John Darnielle is a compulsive writer forever clutching his stomach as songs pour out uncontrollably into whatever recording device is in front of him. What sets him apart from other prolific artists in the indie rock world (Conor Oberst, Ryan Adams, Stephin Merritt) whose records and side projects can't keep up with the flow of their pens is his almost alarming gift for pairing quantity with quality. After dropping the devastating Tallahassee -- a record that followed in gory detail the imagined demise of a Florida couple's marriage -- in 2002, he turned his focus inward, taking an almost autobiographical stance on the follow-up, We Shall All Be Healed, a framework that is applied tenfold on the riveting The Sunset Tree. This is John Cougar Mellencamp's Scarecrow if it were set in southern California and narrated by Charles Bukowski. At the center is Darnielle's abusive stepfather, who slyly receives the album's dedication. He's a drunk, a misguided disciplinarian, and a lousy role model for the young artist who plies away his days in a haze of liquor-fueled misogyny, wistful romanticism, and good old-fashioned teen angst, always aware that each night will end in violence. Darnielle's talent for writing an engaging narrative is matched only by the succinctness of the music behind it. This is especially true on standout cuts like "This Year," a near-perfect snapshot of youthful defiance with its rousing, last-road-trip-ever refrain of "I am gonna make it through this year if it kills me," and "Lion's Teeth," an uncomfortable moment of clarity that looks rage in both eyes without flinching, using a string-laden backbeat to up the suspense. Despite The Sunset Tree's white-knuckle subject matter and salt-in-the-wound imagery, it's surprisingly accessible. It's a gloves-off catharsis occurring in real time for the gifted singer/songwriter, and it leaves a mark on the listener as well.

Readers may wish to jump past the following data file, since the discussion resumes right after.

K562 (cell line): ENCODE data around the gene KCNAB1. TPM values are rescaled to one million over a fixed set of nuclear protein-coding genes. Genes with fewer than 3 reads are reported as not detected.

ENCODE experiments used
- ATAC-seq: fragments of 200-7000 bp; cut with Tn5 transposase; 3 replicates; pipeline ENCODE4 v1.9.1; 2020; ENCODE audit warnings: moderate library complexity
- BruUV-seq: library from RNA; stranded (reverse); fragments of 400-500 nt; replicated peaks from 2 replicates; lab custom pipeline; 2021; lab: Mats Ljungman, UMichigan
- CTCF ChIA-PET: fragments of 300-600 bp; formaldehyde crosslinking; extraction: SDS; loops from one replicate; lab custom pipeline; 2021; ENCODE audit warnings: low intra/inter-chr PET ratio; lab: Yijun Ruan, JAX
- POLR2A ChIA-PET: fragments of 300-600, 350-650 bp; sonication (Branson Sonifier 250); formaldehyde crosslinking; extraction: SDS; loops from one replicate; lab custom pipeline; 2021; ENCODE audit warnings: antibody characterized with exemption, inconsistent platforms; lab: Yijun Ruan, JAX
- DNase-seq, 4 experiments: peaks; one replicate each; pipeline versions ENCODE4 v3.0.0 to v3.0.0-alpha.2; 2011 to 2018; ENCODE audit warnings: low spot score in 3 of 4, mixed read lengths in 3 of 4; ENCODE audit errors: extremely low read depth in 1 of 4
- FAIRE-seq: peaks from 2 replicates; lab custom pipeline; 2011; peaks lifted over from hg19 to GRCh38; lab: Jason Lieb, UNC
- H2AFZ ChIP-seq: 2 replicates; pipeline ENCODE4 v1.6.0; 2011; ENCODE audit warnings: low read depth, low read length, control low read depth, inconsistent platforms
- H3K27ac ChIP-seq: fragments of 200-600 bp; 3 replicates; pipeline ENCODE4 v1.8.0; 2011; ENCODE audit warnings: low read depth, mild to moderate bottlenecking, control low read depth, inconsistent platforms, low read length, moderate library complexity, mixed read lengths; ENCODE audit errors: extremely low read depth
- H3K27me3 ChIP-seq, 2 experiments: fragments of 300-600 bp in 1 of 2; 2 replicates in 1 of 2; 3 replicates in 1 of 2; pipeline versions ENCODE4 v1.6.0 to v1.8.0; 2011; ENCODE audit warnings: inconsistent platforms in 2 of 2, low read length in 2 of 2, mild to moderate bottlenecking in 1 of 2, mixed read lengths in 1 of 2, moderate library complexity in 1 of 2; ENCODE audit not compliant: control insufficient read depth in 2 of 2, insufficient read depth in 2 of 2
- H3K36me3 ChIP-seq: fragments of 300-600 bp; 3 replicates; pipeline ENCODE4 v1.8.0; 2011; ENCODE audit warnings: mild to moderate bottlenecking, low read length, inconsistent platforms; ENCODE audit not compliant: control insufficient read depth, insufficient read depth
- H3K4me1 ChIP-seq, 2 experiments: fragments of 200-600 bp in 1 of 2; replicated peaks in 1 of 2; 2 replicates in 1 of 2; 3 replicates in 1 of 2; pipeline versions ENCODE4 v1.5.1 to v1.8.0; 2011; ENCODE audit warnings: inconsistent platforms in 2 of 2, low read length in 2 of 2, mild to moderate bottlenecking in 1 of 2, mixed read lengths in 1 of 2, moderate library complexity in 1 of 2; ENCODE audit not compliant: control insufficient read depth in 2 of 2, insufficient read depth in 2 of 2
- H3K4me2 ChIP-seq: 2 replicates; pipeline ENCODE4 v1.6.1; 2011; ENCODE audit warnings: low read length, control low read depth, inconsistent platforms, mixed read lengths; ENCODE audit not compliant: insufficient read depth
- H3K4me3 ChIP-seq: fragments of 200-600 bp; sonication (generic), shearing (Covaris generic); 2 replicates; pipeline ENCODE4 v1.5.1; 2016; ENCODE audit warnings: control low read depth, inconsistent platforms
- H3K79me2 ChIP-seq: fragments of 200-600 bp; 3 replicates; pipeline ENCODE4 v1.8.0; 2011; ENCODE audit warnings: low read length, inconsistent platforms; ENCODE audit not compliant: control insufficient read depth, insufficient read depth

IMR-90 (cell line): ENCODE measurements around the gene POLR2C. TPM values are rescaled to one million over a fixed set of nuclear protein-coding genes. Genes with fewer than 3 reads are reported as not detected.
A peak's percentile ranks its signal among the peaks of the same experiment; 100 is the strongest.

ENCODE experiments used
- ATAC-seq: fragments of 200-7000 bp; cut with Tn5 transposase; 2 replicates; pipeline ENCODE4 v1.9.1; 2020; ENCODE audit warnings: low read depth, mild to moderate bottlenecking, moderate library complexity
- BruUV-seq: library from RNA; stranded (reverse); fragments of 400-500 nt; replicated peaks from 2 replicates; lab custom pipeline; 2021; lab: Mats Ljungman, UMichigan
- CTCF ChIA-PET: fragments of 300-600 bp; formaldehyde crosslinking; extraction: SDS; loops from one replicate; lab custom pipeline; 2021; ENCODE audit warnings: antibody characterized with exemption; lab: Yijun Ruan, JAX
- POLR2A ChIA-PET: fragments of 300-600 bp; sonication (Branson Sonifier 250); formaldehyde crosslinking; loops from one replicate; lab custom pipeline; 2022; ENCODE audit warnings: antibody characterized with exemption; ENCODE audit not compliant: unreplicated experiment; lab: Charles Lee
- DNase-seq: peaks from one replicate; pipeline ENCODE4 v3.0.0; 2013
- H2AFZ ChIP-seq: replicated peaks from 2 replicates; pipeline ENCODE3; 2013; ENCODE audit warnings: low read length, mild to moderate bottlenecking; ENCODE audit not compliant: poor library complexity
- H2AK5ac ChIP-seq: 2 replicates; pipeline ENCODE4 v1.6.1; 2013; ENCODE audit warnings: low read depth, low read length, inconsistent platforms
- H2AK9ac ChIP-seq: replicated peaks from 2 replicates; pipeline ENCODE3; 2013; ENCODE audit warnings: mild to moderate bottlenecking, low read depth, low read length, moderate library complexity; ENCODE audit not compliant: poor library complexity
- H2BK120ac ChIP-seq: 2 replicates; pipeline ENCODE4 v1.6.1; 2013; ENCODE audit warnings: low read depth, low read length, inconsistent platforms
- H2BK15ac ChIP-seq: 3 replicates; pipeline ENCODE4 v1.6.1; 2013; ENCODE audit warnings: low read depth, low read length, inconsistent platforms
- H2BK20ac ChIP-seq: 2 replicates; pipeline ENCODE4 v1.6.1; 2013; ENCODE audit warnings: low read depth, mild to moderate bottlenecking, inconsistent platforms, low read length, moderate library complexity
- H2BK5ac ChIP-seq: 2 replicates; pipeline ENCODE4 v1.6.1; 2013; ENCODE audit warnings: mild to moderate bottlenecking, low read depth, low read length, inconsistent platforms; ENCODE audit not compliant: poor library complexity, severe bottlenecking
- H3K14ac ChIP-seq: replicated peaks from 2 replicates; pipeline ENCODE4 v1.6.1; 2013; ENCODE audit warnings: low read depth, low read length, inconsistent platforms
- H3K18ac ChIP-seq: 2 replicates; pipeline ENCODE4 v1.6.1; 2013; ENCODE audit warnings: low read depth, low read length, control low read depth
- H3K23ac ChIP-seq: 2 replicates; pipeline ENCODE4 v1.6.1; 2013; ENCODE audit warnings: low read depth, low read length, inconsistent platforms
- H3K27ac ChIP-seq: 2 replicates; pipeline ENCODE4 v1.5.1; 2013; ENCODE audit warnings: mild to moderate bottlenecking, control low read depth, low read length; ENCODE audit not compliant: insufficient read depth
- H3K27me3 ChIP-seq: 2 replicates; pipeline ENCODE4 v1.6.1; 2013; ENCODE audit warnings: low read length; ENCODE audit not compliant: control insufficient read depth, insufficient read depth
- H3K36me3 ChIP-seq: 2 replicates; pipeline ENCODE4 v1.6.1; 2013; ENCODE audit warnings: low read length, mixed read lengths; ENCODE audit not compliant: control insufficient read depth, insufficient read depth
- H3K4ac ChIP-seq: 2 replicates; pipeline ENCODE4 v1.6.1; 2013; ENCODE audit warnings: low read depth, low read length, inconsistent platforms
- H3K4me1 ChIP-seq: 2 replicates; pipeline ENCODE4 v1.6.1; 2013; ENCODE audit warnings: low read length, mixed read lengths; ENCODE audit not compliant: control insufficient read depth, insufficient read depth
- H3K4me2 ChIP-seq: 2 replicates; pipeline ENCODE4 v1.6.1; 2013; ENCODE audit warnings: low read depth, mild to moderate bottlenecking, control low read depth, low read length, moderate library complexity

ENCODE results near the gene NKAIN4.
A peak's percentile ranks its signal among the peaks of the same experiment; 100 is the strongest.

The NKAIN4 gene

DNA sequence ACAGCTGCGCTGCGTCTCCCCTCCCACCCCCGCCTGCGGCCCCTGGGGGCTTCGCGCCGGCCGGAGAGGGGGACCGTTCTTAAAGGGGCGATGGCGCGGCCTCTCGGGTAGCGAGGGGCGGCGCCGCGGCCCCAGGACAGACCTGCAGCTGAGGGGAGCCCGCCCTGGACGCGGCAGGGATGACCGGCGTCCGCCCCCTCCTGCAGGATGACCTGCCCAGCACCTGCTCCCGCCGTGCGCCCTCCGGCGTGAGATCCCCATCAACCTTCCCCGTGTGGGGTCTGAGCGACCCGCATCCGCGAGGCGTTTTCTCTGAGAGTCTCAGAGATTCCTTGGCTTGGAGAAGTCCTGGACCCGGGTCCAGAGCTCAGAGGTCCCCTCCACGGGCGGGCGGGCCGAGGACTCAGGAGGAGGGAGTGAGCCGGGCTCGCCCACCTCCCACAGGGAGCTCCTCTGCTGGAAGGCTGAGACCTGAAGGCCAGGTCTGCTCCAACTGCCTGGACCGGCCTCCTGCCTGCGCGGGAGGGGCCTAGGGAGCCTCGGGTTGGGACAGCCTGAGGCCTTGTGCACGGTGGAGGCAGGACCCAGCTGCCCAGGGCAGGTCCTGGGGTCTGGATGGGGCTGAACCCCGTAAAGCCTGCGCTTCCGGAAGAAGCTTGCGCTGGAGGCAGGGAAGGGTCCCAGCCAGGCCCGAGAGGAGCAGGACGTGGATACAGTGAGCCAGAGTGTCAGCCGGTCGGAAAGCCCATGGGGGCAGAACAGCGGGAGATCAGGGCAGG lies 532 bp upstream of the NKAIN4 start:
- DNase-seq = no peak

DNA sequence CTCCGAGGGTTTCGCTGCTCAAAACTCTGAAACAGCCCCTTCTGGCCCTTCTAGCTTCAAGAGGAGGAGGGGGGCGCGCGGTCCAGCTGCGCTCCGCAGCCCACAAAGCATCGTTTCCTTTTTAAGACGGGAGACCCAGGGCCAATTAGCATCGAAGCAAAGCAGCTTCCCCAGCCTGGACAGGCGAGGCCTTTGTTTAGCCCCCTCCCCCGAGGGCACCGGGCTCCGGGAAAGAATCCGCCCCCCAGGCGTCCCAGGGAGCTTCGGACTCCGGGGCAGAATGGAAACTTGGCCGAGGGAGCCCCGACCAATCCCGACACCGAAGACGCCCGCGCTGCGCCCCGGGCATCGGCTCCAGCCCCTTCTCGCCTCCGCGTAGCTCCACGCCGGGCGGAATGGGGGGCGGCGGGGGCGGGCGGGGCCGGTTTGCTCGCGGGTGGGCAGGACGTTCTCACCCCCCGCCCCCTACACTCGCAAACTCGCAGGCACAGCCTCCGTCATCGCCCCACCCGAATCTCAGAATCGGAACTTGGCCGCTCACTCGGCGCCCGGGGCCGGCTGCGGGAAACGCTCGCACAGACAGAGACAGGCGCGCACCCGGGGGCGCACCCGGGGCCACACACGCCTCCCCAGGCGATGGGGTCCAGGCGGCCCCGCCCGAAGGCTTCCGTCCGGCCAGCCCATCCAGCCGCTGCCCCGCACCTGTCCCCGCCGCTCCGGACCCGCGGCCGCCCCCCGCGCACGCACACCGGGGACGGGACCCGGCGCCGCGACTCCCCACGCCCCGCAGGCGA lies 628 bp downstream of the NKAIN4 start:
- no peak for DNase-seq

AllMusic Review by James Christopher Monger